Pacific Drilling (NYSE:PACD) owns the newest and most technologically advanced fleet of ultra deepwater (7000 ft. +) drilling ships in the world. Three new ships are in service in the three core deepwater areas of the world: The Gulf of Mexico, Brazil and West Africa. Another ship is scheduled to begin operations in June. Two more are under construction. The fleet can drill in water depths up to 12,000 feet. It can drill wells as deep as 40,000 feet under the seabed. Three ships are designed for Dual Gradient drilling, a state-of-the-art technology which requires fewer casing strings than is the case with conventional deepwater drilling.
Deepwater oil and gas production has grown consistently in the last five years. Though day rates for deepwater rigs were temporarily cut in half during the recent economic downturn, 95% of the world's deepwater fleet continued in operation during that period. Rates have since rebounded. Seadrill's (NYSE:SDRL) CFO recently predicted that day rates for ultra deepwater drilling ships would exceed $600,000 this year. Three major oil and gas companies currently lease PACD drillships: Chevron (NYSE:CVX), Total (NYSE:TOT) and Petrobras (NYSE:PBR). Since over 40% of "floaters" (as these rigs are called) are more than 20 years old, the newest and best equipped vessels should experience strong demand for years to come.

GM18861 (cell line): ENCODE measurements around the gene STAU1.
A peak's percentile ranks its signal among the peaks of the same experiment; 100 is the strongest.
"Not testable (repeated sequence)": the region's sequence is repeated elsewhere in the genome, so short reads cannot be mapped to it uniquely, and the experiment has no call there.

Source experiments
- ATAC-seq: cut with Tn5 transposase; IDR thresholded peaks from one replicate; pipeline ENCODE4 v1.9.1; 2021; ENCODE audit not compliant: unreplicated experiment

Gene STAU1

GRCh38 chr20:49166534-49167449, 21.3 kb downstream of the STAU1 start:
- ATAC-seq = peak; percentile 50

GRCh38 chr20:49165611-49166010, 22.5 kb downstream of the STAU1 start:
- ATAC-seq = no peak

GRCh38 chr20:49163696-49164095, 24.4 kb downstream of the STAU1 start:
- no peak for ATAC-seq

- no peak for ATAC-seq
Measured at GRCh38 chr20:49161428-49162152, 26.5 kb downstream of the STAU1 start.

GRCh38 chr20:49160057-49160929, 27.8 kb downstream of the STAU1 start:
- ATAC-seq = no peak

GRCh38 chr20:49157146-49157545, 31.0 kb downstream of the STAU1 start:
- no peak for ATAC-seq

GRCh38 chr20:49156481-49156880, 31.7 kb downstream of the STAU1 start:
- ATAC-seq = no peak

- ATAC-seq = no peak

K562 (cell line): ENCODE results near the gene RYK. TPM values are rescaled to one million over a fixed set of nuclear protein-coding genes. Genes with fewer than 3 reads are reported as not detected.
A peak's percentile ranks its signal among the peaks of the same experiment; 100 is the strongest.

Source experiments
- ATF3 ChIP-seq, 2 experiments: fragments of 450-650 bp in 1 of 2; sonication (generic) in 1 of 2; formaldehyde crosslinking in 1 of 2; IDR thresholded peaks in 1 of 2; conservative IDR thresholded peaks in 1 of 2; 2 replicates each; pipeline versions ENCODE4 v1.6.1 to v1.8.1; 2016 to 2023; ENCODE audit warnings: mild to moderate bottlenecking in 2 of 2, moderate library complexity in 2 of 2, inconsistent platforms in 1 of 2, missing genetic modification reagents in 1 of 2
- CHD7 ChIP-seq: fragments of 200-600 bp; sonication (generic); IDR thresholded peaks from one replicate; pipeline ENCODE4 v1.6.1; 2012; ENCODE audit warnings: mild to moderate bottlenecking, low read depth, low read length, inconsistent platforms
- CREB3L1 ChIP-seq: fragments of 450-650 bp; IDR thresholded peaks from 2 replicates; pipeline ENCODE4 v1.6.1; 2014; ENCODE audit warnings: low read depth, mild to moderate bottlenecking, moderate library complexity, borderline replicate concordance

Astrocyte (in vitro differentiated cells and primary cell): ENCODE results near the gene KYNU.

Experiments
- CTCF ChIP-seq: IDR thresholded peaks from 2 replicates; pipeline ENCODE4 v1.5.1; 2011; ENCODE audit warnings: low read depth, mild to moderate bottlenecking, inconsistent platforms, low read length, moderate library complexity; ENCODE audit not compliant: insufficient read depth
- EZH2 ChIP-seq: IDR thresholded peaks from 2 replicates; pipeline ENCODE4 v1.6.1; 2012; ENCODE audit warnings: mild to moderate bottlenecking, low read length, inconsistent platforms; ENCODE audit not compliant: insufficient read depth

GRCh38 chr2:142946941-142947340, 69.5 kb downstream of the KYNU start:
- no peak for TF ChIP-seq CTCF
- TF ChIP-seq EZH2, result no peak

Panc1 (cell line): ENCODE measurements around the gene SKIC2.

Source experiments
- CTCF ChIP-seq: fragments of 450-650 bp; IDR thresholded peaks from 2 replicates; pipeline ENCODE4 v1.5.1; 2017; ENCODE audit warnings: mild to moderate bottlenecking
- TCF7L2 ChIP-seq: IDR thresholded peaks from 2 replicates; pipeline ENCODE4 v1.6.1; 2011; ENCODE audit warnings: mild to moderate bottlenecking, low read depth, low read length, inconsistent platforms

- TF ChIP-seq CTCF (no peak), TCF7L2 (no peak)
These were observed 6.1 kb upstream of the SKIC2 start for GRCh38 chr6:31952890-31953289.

Founded in 2006, PACD is led by a team of offshore drilling veterans with an average 26 years of experience in various aspects of offshore oil and gas drilling. The stock debuted on the NYSE on November 11, 2011 at $8.25. It closed on March 9 at $10.07. It currently trades at only 94% of book value. PACD's forward PE estimate for its fiscal year ending 12/31/12 is 12.28, according to Thompson-Reuters. Financing includes a judicious mixture of equity offerings and debt. As of March 1, debt was a reasonable 50% of equity - making PACD more conservatively financed than competitors Seadrill at 164% and Transocean (NYSE:RIG) at 85%. The company reported earnings of .04 per share in the latest quarter.
Many offshore oil services stocks have experienced strong appreciation since the October 2011 market bottom. As PACD becomes better known the value of its stock should not only reflect its sub-industry trends but also the premium quality of the company's management, equipment and strategy. Little of this premium appears to be reflected in the current stock price.
Disclosure: I am long PACD. I receive no compensation to write about any specific stock, sector or theme.